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Sophomores Face the Digital PSAT 

Updated: Mar 20

By Cristina Damato 


When the juniors took the PSAT online on October 11th, to say that it was chaos is putting it lightly. Technology issues delayed the exam for a full hour, resulting in laughable 15-minute periods for the rest of the day. Luckily, some wrinkles had been smoothed out by the time the 10th graders took the test on Wednesday, March 6th.


Sophomore Charis Choi stated that she had been “skeptical” as to whether or not she would be able to “perform well through a screen, as paper is much more comfortable when annotating and analyzing texts.” She was pleasantly surprised that she enjoyed the online format, appreciating the shorter texts and the fact that the timer was visible on screen.

According to the College Board, several changes come with the transition to digital testing. Passages and the test itself are shorter, and it spans a wider range of topics. Calculators, including an imbedded graphing calculator, are now allowed on the entire math section. Additionally, the technology allows the test to be adaptive, meaning the difficulty of the questions you receive changes based on how well you are doing. This makes it virtually impossible for students to share answers.


However, some things are staying the same. For instance, the College Board wrote in an article about the new format, “The SAT Suite will continue to measure the knowledge and skills that students are learning in high school and that matter most for college and career readiness.” In addition, practice resources remain available through Khan Academy, and both the SAT and PSAT will continue to be scored out of 1600.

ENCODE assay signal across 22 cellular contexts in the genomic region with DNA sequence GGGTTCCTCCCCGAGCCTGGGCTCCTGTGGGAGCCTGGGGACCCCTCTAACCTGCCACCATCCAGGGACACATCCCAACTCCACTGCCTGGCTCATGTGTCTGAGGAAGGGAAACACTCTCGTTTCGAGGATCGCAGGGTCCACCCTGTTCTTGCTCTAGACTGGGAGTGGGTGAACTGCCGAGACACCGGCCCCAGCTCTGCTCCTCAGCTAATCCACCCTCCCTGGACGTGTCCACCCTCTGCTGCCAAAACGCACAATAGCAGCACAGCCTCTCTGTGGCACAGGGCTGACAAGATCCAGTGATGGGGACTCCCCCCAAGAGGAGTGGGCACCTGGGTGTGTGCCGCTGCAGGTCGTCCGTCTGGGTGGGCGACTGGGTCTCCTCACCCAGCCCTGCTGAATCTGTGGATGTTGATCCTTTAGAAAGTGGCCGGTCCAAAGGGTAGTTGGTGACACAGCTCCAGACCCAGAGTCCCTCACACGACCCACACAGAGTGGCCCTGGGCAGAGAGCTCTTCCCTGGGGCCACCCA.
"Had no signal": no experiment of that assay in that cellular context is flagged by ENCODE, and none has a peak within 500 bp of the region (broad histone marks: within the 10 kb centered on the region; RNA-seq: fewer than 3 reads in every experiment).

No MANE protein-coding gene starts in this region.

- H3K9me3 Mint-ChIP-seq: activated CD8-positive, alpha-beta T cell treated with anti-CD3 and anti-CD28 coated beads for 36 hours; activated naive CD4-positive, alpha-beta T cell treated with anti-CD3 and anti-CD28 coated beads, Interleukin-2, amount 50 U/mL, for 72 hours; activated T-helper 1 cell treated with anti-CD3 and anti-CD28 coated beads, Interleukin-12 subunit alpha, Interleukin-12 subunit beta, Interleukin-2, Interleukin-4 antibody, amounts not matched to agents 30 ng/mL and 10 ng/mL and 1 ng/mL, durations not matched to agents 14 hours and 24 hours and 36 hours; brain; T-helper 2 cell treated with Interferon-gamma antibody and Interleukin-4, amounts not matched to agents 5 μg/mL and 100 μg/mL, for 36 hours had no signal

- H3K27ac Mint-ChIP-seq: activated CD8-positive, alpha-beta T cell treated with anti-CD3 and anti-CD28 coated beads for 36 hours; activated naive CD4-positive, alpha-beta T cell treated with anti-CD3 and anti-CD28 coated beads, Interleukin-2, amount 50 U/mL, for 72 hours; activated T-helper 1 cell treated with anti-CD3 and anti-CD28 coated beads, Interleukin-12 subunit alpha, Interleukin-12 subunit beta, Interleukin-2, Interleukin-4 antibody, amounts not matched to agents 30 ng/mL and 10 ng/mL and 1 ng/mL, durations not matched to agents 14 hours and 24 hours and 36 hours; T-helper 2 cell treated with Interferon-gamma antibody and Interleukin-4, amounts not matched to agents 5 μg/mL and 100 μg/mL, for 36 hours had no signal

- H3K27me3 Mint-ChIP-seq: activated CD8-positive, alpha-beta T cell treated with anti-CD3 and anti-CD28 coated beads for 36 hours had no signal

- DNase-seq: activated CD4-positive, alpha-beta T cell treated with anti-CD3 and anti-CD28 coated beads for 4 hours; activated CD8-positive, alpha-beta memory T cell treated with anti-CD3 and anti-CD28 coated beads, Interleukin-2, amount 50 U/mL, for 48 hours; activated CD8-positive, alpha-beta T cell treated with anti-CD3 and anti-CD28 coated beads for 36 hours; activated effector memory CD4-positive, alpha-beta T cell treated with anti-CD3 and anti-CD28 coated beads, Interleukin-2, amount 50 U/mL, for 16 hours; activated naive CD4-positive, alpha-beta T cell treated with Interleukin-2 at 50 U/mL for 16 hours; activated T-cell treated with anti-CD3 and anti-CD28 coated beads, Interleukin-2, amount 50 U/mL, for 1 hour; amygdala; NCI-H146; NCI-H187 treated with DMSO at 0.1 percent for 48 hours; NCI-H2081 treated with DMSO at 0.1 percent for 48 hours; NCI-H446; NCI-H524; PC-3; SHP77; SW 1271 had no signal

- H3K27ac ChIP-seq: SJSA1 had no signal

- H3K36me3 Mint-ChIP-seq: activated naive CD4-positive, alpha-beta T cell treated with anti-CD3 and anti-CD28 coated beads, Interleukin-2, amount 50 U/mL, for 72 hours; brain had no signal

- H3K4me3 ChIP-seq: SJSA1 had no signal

Recently, the relevance of SAT scores has been a topic of debate. The New York Times reported that many colleges have enacted a test-optional policy, allowing students to decide whether or not they would submit their SAT or ACT scores. This is believed to give more equal opportunities to applicants of all backgrounds. Critics of standardized testing worry that the SAT and ACT do nothing but create stress for teenagers and say that reducing a person to a single number is meaningless.


However, top schools such as Yale and Dartmouth recently undid these policies, which they instated during the pandemic, citing research that challenges other institutions’ views. Opportunity Insights, a group of economists based at Harvard, believes that high test scores can make a student from a high school with fewer opportunities stand out. In addition, according to the New York Times, the dean of undergraduate admissions at Yale stated that, “test scores are the single greatest predictor of a student’s performance in Yale courses in every model we have constructed.”


Regardless of the future of the SAT, the former pen-and-paper test is gone. The students of tomorrow should expect changes such as the PSAT going digital to transform how they do schoolwork, take tests, and apply for college. How would you rather take your test?

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